After meticulous planning for the first Park visit under the theme #CityParkMemories, Saturday 28th November turned out to be a true test of character for the Friends of City Park. The weather was anything but friendly; cold, windy and no sight of sunshine. We had planned to start at 0900hrs, we were to walk to the maze then make our way back up to the fish ponds. By 0840hrs we postponed the walk to 1000hrs to give time, hopefully, for the rain to stop, but that was not to be.
However, with the rain still pouring and winds still blowing at 1000hrs Friends made their way to the Coca Cola Kiosk, the FoCP’s usual meeting point. We sought shelter from the weather at the fish pond, with the gazebo there giving us brief shelter. But the rain intensified and pushed us to move to the Band Stand.
This visit was no doubt a special one, as with us was Fleur Ng’weno, one of FoCP’s Founding Members and Legendary Birder. After spotting a few wet birds taking shelter on tree tops and in branches, with nothing else to do Fleur begun to share some of her #CityParkMemories.
She recalls afternoons back in the 70s when she would organize pupils of the Hospital Hill Primary School, Nature Club to go to the Park from 1 to 3 pm. The pupils were given different tasks that involved identifying and collecting different living organisms. “We only had one rule,” says Fleur, “Nobody fall in the river! But someone would always fall in the water. Back then the river was clean, right now I don’t think anyone would find it funny to fall in the river.”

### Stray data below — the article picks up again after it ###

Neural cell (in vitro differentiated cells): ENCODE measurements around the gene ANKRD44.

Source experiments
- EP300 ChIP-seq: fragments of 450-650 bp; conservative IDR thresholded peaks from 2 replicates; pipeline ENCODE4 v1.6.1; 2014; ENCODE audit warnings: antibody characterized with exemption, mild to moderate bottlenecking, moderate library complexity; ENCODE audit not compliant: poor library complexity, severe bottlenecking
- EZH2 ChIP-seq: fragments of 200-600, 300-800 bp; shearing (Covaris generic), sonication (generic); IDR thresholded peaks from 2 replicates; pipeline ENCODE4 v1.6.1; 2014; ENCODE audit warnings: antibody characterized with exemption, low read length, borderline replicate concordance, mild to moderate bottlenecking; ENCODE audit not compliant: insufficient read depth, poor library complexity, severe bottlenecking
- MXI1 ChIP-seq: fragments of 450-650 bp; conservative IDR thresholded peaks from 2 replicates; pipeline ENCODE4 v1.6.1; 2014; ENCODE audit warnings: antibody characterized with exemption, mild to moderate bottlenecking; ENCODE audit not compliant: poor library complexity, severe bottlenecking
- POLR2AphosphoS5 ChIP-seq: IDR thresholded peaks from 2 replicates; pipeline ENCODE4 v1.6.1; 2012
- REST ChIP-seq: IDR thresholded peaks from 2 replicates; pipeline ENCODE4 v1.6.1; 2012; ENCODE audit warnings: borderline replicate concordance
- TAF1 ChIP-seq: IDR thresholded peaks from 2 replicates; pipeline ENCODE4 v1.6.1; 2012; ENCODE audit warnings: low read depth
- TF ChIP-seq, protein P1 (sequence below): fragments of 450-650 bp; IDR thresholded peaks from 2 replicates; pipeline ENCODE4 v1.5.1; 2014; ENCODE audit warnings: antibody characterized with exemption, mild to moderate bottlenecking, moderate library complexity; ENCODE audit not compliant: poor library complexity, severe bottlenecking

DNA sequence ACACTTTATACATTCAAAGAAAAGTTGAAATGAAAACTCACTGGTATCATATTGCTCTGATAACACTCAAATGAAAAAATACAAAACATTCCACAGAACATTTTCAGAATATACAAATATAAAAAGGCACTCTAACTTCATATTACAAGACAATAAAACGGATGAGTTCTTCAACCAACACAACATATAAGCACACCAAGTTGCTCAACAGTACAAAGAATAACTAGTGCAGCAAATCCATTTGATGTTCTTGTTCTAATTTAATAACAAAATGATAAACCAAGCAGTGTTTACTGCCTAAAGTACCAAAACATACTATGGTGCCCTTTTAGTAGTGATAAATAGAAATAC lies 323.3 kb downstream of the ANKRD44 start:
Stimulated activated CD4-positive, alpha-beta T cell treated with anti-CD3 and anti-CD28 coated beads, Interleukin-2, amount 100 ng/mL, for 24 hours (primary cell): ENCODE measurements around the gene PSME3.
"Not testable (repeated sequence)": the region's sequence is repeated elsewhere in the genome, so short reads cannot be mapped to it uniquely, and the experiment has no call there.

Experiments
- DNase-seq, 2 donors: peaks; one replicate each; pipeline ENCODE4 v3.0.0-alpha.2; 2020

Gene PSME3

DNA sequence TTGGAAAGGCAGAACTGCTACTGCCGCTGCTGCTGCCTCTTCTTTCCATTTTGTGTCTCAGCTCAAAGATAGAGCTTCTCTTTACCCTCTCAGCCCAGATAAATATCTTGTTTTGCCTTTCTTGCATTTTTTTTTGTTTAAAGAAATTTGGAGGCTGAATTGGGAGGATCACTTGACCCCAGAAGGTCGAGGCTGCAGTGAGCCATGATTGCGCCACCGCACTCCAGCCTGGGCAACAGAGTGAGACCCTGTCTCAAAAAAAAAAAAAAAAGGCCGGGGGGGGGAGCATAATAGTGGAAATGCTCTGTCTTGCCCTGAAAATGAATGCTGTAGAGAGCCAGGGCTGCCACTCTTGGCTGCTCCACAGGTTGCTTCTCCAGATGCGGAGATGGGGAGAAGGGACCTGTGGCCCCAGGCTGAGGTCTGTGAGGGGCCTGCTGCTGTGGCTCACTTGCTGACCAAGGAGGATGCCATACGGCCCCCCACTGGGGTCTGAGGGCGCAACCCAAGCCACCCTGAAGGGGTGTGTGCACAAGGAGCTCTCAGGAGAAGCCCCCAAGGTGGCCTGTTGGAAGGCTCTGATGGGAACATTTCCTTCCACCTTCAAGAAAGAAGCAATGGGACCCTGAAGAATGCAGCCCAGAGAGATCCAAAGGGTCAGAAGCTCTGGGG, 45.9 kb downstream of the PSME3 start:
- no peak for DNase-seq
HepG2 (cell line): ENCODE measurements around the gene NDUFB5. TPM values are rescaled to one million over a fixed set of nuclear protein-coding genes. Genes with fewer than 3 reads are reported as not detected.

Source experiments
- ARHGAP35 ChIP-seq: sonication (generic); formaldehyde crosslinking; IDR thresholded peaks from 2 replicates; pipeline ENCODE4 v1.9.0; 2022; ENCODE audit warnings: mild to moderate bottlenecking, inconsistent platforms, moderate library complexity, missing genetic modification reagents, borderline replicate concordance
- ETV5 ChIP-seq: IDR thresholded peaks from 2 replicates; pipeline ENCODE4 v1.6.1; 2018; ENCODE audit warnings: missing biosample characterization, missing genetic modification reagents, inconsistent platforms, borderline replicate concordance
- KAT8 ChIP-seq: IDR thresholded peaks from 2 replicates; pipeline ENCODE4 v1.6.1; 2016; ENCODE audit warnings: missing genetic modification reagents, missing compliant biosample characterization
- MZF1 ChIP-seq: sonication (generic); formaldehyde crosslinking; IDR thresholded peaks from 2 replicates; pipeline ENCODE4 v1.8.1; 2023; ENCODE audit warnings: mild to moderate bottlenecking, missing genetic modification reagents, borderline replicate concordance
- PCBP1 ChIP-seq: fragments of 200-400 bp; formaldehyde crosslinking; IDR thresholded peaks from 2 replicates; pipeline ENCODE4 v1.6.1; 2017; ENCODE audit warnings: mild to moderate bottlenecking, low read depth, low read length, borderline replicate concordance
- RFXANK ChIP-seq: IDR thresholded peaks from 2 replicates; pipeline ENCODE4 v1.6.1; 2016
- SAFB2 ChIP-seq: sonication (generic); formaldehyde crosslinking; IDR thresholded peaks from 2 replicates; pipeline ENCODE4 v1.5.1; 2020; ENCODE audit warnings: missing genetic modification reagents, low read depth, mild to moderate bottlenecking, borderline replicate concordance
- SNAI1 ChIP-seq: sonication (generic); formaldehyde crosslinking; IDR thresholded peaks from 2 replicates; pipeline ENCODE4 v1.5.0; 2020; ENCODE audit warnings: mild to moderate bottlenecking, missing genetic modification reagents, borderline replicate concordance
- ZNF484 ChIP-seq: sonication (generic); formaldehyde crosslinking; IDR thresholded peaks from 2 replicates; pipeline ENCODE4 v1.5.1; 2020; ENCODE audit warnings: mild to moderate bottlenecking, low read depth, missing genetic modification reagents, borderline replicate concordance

The rain subsided and we decided to walk around as Friends continued to share different experiences. Among people present were Bettina Ng’weno and Amolo Ng’weno, Fleur Ng’weno’s daughters. They too happily remembered the memories when their mother would take them to the Park and they would actually play in the Kibagare River. Bettina recalls how in 2013 it was challenging but fulfilling for her to be the founding organizer of the Treasure Hunt at the Park with two primary schools from the area.
“The children were excited and full of energy running from one part of the Park to the other looking for the different clues and completing tasks, the adults could barely keep up with them,” remembers Bettina, “we had reached out to 6 primary schools but on the day only two schools showed up. This was probably a good thing because by the end of the day all the adults were winded.”
As the skies began to open up, we saw the Park come to life. The Sykes monkeys began to swing through the trees and birds began to sing. We were then treated to beautiful view of Globetrotter Dragonfly (Pantala flavescens), they danced over the green lawn located between the Band Stand and the Fish pond. A Fun Fact: a natural pest controller, an adult dragonfly is capable of feeding on over 1,000 mosquitoes a day.
by: Karimi Kimathi